shenanigan was our Word of the Day on 04/01/2008. Hear the podcast!
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Examples of shenanigan in a Sentence
students engaging in youthful shenanigans on the last day of school
an act of vandalism that went way beyond the usual shenanigans at summer camp
Recent Examples of shenanigan from the Web
This is the biggest fraud of a résumé since George O’Leary tried to pull some shenanigans when he was hired, then fired, by Notre Dame.
Upstairs, in tiny, wood-paneled The Wellington Pub, chill millennials threw darts and nursed craft beers, happily oblivious to the subterranean shenanigans.
One of those making a case for the area's proclivity towards shamrocks and shenanigans is Paddy Homan, a genuine Irishman who hails from Cork City, Ireland, and has called Chicago home for many years.
The last two contested sheriff elections featured the campaign shenanigans of Roger Stone, the notorious Republican political operative.
The spin-off series of That's So Raven is back for more psychic shenanigans and heartwarming lessons.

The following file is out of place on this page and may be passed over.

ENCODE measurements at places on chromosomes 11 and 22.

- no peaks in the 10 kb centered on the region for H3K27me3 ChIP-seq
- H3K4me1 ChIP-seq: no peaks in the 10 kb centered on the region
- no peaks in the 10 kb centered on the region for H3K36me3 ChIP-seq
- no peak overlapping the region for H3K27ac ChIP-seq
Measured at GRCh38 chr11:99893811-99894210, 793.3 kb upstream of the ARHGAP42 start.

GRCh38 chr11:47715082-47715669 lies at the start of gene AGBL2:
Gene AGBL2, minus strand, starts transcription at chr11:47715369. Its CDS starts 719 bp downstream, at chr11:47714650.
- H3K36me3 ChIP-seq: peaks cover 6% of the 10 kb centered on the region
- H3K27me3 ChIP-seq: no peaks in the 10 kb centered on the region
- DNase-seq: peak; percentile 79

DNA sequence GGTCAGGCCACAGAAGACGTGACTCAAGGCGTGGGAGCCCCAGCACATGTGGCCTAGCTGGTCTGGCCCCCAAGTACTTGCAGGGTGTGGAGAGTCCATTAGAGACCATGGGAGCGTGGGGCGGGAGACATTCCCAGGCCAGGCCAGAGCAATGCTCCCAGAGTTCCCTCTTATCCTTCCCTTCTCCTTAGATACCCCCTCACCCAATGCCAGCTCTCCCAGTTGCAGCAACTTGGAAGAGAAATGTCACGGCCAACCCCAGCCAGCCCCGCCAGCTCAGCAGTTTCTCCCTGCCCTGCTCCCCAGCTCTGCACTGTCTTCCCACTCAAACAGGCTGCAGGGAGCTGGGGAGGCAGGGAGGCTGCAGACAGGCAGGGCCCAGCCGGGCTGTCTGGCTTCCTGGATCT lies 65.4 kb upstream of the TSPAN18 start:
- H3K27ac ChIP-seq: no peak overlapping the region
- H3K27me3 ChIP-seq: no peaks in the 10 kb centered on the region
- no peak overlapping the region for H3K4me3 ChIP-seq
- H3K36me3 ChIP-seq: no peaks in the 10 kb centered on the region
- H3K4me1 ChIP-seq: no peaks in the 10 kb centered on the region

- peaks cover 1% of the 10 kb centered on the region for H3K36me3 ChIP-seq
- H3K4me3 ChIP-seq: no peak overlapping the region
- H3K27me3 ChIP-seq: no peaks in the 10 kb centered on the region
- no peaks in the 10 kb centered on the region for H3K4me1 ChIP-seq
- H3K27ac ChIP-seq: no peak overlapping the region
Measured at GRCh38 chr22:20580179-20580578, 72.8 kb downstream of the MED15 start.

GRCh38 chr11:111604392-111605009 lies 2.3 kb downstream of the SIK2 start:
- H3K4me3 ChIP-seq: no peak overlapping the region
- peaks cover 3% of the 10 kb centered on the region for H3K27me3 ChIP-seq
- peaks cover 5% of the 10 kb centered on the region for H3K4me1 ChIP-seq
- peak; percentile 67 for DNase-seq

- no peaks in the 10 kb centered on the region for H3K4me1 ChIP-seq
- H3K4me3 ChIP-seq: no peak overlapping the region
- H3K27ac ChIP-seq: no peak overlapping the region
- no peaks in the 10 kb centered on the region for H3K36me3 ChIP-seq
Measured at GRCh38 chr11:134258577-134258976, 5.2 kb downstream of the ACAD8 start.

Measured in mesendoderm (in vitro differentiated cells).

But a closer look reveals it is not practical -- if the goals are to design districts that make geographic sense and establish rules to limit possible shenanigans by politicians out to help their party or political friends.
In a vacuum, athletic achievement can be inspiring, but too often — and much too often at the Olympics — it is overwhelmed by widespread cheating, by international posturing, by political shenanigans.
Huffman designed some new rules for the May ballot proposal to eliminate some the shenanigans done previously.
These example sentences are selected automatically from various online news sources to reflect current usage of the word 'shenanigan.' Views expressed in the examples do not represent the opinion of Merriam-Webster or its editors. Send us feedback.
Did You Know?
The history of shenanigan is as tricky and mischievous as its meaning. Etymologists have some theories about its origins, but no one has been able to prove them. All we can say for certain is that the earliest known use of the word in print appeared in the April 25, 1855, issue of San Francisco's Town Talk. Although the "underhanded trick" sense of the word is oldest, the most common senses in use now are "tricky or questionable practices" (as in "political shenanigans") and "high-spirited behavior" (as in "youthful shenanigans").
Origin and Etymology of shenanigan
First Known Use: 1854See Words from the same year
Seen and Heard
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